Chef Deborah VanTrece’s new Cascade Heights restaurant, Oreatha’s, focuses on food mom would make

Her daughter is opening Dulcet speakeasy nearby

Duck pot pie

Photo by Josh Swinney

Named for VanTrece, the Lady with the Blonde Hair features Citadelle gin, yuzu, ginger, and lemon bitters.

Photo by Henri Hollis

Twisted Soul Cookhouse & Pours founding chef Deborah VanTrece is opening new restaurant called Oreatha’s at the Point in historic Cascade Heights. Named after her mother, Oreatha’s will put an elevated spin on dishes prepared by mothers from around the world. The mid-century modern spot will begin serving the public on April 13.

While working as a flight attendant prior to becoming a chef, VanTrece noticed that tourist fare was very different from local fare. She decided to showcase the dishes mothers serve to their own families across the globe.

“I want to expand people’s perceptions of moms and their influence,” VanTrece says. “We want to be more inclusive of what moms look like and play with the recipes. Kim Kardashian is a mother!”

“The secret ingredient is always love, and it shows in the flavor and in the sourcing of ingredients,” she continues. “Modern day mothers are more concerned about what they’re putting into the bodies of their children.”

VanTrece says her mother used to make chicken pot pie, so she’ll be serving smoked duck pot pie at Oreatha’s. Executive chef Christian “Lucke” Bell grew up dining in a lot of Jewish homes and was inspired to create a potato latke with salmon roe.

Lamb shank

Photo by Josh Swinney

The When Harry Met Helen cocktail is comprised of Woodford Reserve, smoked maple, orange, and bitters.

Photo by Henri Hollis

“We like to create dishes that take people back to memories that have and hone in on that home cooking people miss when they’re out and about,” Bell says.

Other dishes include Thai seasoned catfish with tamarind hot sauce, coconut grits, and curry coleslaw; harissa grilled cauliflower steak with mafe sauce, chickpea dumplings, and blistered heirloom tomatoes; and tempura miso fried artichokes with okra, shishito peppers, smoked garlic, and roasted chile harissa aioli. The bread service, offered for purchase, features breads from a variety of cultures, intended to mimic that served in different regions.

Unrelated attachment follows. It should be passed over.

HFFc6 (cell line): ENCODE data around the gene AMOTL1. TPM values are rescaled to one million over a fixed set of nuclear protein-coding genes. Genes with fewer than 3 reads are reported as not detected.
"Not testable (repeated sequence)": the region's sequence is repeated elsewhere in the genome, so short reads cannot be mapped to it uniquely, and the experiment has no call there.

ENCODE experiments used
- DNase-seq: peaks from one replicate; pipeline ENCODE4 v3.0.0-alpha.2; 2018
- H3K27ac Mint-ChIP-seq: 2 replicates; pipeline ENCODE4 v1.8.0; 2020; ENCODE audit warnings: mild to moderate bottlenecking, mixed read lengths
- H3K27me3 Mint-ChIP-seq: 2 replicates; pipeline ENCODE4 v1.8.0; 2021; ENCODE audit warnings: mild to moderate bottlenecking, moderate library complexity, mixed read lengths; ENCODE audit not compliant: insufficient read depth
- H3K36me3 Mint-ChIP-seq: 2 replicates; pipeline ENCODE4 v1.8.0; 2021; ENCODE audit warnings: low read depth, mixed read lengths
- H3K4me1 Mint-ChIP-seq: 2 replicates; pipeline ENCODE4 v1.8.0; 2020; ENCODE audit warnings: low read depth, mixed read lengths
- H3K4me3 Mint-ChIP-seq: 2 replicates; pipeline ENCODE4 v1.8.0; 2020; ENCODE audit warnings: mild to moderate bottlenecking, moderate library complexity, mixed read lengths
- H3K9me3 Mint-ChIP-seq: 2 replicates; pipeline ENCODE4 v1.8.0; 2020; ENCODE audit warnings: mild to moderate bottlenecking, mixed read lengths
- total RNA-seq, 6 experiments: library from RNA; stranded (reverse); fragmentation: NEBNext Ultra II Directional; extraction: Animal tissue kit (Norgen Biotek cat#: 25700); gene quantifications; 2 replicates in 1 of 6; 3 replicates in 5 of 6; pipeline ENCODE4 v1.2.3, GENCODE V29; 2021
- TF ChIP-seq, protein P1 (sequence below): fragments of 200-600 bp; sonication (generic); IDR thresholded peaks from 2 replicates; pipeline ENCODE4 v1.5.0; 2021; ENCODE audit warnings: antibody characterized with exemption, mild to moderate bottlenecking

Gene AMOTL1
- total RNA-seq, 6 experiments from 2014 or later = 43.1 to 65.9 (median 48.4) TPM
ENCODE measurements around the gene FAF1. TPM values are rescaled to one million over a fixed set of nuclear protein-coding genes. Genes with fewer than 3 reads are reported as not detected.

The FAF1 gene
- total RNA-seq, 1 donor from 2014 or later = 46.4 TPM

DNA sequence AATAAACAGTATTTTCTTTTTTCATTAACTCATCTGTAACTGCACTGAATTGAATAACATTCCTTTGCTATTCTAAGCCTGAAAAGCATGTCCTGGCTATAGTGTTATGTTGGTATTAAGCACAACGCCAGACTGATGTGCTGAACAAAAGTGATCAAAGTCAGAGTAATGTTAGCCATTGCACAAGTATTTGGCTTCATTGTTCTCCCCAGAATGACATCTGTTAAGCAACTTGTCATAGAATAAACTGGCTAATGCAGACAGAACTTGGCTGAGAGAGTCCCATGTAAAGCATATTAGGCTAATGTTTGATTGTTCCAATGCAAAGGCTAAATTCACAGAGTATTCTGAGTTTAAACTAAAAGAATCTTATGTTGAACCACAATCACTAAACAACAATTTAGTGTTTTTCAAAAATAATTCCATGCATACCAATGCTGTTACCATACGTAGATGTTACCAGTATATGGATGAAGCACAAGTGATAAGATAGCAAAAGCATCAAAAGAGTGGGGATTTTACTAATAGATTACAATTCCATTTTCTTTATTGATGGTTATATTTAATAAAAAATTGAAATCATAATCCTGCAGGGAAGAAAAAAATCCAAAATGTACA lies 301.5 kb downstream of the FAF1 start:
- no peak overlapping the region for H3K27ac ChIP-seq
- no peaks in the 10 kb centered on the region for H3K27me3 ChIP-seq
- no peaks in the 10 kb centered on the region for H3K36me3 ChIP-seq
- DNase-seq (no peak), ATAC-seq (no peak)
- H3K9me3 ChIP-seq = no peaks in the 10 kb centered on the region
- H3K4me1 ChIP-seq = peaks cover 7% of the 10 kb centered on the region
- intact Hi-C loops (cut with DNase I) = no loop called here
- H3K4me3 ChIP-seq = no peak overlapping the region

Oreatha’s will serve dinner Wednesday through Saturday, plus brunch on Sundays. Offerings may include French omelets with boursin cheese, benedicts, and a sweet potato cinnamon roll with fried chicken. In the future, Oreatha’s will offer Sunday Supper with a meat-and-three menu featuring family-style dishes like fried chicken, meatloaf Wellington made with turkey, and catfish and spaghetti.

“Sunday Supper is about family and community, and this neighborhood has a lot of strong churches,” VanTrece says.

For dessert, Oreatha’s is outsourcing to local pastry chefs Safe McMullen of Sam & Izzy’s Sweets and Briana Riddock of the Seasoning Bottle. “It’s a way to give some incredible female African American pastry chefs an opportunity to shine,” VanTrece says.

The My Okaasan features Kiyomi Japanese rum, jalapeño-cilantro-pineapple syrup, and Japanese chili lime bitters.

Photo by Henri Hollis

Mother of Dragons is made with D’usse cognac, orange chili simple syrup, lemon, and angostora.

Photo by Henri Hollis

Her daughter, Kursten Berry, will also get her name out there, serving as beverage director. She’ll serve creative cocktails, primarily focused on bourbon, with names like Mother May I and the Lady with the Blonde Hair (VanTrece). There will be 11 wines available by the glass, plus an ever-changing variety of local beers. Oreatha’s does not have its liquor license yet—instead it’ll be pouring complimentary glasses of wine.

Once Berry gets Oreatha’s bar underway, she’ll turn her focus to a nearby underground speakeasy called Dulcet—a name that means soothing or pleasing. With only 24 seats and a jewel-toned interior, it will serve cocktails and fine dining fare like steak, seafood, caviar, and duck foie gras corn dogs.